Testing

Physical Size and Weight

A basic measure of any power supply is the unit’s overall physical size and weight.  This may seem rather simplistic but it generally holds that more industrial grade components and larger heatsinks equal a better PSU.  

So – this almost seems unfair.  The Miller XMT 300 PC power supply measures: 12.5” x 17” x 24” (W x H x D) and weighs 80 lbs! The following graph illustrates how the weight of the Miller PSU compares to some other popular power supplies on the market.

DC Output Load Regulation

Of course one of the first things we want to see is how well a PSU can regulate the DC outputs and maintain rock-solid voltages.  To simulate real world loading conditions, the big Miller PSU was connected to everything I had available except for the basement sink and supplied with 240 VAC.  

In this test we are interested in seeing how well a PSU can maintain the various output voltages while operating under different loads.  The new ATX12V V2.2 tolerance for voltages states how much each output (rail) is allowed to fluctuate and has tighter tolerances now for the +12V outputs.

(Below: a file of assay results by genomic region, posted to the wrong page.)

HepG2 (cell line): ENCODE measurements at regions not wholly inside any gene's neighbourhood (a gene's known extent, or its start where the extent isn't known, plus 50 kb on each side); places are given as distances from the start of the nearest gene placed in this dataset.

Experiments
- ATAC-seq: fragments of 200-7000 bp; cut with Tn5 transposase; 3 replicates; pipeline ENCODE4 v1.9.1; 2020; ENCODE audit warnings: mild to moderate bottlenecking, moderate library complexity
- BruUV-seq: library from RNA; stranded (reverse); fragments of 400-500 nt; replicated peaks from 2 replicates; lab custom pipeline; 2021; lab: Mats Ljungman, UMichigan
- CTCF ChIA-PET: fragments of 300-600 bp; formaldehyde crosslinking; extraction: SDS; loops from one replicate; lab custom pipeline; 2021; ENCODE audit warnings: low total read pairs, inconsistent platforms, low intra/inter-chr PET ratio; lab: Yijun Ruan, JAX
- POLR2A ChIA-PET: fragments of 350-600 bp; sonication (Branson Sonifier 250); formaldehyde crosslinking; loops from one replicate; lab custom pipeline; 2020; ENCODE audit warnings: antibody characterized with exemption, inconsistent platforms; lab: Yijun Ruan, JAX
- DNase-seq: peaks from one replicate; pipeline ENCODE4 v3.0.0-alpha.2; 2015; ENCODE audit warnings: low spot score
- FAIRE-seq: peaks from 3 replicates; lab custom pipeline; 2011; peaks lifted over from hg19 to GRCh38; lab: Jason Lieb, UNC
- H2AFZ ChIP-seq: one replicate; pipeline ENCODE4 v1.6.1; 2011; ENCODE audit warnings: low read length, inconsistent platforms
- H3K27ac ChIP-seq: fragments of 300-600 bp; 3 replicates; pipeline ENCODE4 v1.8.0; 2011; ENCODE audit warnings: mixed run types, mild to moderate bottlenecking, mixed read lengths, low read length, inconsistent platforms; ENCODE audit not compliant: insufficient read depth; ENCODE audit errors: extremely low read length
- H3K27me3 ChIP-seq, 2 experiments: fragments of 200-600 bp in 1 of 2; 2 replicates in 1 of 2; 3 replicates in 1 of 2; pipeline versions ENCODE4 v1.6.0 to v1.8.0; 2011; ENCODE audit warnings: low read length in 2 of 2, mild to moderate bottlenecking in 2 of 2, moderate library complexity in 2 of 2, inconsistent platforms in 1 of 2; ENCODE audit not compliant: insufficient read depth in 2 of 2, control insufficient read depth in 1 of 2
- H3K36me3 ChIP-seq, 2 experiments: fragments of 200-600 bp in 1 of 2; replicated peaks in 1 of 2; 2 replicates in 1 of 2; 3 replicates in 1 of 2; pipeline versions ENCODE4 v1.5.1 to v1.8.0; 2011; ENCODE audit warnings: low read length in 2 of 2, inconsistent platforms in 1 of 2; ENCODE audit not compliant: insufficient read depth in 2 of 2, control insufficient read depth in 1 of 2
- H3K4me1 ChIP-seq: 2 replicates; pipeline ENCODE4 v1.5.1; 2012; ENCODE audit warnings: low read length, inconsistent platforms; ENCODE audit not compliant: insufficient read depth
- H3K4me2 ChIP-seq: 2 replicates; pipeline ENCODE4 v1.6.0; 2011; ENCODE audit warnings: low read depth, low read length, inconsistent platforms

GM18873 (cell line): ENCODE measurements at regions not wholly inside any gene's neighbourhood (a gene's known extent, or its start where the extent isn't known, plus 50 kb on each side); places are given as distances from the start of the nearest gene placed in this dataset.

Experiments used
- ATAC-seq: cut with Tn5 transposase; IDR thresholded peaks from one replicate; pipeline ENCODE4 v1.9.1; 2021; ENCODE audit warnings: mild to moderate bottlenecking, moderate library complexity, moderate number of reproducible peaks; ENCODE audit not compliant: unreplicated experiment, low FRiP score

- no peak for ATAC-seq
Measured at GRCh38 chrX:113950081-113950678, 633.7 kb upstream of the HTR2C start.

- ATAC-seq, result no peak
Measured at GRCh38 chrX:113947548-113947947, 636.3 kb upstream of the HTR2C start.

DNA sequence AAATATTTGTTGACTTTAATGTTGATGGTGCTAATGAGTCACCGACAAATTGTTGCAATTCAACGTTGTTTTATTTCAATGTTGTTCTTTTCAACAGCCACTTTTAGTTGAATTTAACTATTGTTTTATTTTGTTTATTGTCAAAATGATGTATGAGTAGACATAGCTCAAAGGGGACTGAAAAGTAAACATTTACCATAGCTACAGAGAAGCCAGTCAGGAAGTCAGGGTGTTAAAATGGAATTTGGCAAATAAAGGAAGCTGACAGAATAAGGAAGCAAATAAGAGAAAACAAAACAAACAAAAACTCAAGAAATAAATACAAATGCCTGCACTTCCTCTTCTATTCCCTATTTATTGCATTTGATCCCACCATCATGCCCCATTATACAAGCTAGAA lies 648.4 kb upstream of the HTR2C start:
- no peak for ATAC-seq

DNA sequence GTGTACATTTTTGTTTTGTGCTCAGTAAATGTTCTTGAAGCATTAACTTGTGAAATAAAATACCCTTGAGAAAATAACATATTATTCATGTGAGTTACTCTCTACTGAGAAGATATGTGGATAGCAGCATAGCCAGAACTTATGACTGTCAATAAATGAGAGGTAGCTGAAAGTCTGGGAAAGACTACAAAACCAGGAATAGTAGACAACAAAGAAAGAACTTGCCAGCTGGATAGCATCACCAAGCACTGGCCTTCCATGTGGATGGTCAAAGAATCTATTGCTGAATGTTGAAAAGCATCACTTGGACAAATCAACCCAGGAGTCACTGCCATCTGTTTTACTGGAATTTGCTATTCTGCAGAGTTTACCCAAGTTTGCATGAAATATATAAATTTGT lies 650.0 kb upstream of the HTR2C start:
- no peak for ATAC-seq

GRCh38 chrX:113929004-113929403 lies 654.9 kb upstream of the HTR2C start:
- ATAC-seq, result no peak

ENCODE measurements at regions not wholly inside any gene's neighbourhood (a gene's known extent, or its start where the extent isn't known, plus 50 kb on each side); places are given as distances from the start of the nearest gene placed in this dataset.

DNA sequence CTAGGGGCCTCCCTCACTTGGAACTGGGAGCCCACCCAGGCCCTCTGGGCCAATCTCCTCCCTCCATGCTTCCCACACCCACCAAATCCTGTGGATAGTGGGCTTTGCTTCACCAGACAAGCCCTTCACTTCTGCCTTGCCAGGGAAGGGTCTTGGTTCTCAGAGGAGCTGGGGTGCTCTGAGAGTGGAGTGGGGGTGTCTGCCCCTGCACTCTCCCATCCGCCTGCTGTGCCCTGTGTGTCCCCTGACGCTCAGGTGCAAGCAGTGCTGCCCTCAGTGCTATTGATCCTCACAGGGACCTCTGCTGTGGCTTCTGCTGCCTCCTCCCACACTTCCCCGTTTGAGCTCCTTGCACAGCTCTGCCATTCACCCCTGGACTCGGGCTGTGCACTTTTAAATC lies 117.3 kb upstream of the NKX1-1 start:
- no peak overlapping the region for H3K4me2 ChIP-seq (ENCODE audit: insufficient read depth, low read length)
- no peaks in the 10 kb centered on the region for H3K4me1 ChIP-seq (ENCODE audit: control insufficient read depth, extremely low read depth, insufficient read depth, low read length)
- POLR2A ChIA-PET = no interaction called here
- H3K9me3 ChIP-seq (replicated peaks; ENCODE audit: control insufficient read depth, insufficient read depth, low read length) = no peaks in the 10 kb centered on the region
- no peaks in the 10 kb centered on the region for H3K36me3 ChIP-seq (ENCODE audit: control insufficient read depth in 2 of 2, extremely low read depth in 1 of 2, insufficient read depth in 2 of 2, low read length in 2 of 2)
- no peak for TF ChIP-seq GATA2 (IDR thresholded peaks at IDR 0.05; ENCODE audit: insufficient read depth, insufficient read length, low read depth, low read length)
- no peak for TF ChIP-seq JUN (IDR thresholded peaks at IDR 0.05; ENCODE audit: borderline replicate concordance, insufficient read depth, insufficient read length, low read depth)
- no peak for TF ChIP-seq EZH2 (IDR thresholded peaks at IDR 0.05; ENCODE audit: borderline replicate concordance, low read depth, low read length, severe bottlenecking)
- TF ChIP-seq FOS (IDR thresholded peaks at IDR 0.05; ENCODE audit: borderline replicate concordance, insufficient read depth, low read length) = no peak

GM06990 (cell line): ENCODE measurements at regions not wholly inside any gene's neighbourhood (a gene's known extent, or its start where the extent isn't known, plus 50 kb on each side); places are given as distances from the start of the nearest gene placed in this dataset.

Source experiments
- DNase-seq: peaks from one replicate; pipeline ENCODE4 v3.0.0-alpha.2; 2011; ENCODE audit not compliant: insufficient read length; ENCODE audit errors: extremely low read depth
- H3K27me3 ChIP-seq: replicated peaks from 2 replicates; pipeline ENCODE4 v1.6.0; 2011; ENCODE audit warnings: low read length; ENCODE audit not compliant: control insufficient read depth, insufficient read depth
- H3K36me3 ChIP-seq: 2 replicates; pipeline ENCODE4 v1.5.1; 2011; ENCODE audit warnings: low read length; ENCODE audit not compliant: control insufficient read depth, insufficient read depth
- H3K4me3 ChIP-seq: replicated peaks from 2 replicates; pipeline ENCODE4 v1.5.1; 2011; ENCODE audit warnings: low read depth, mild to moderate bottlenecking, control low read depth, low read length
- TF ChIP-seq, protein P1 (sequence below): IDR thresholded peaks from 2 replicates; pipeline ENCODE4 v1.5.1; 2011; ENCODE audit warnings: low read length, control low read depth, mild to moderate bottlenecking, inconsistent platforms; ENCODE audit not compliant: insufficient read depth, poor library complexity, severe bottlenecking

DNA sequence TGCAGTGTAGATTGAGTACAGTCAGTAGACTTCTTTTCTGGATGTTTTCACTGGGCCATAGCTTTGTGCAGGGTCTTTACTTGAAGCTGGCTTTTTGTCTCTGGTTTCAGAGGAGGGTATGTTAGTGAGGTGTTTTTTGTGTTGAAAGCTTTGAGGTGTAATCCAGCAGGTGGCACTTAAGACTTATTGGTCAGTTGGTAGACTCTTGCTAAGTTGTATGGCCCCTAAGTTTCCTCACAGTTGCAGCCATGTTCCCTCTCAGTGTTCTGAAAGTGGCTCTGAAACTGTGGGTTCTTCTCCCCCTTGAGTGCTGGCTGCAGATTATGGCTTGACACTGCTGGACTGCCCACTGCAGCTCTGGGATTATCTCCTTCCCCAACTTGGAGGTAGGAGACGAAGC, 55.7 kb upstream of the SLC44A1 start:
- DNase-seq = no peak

The following table lists the DC voltage results at the different loads for the Miller XMT 300 PC PSU while operating on 240 VAC, 60 Hz.

Up until one of the resistive load banks overheated and caught fire during test #7, the PSU produced stellar load regulation on all of the outputs across a broad range of loads; even when delivering 2,500 watts of DC power.  

Oh @#$%!  That’s not good!  Fire-Fire-Fire!  Well, turn it off, turn it off!  These are a few of the thoughts that flashed thru my mind as I reached for the fire extinguisher…

Unfortunately, that concluded our testing on the Miller XMT 300 PC power supply…

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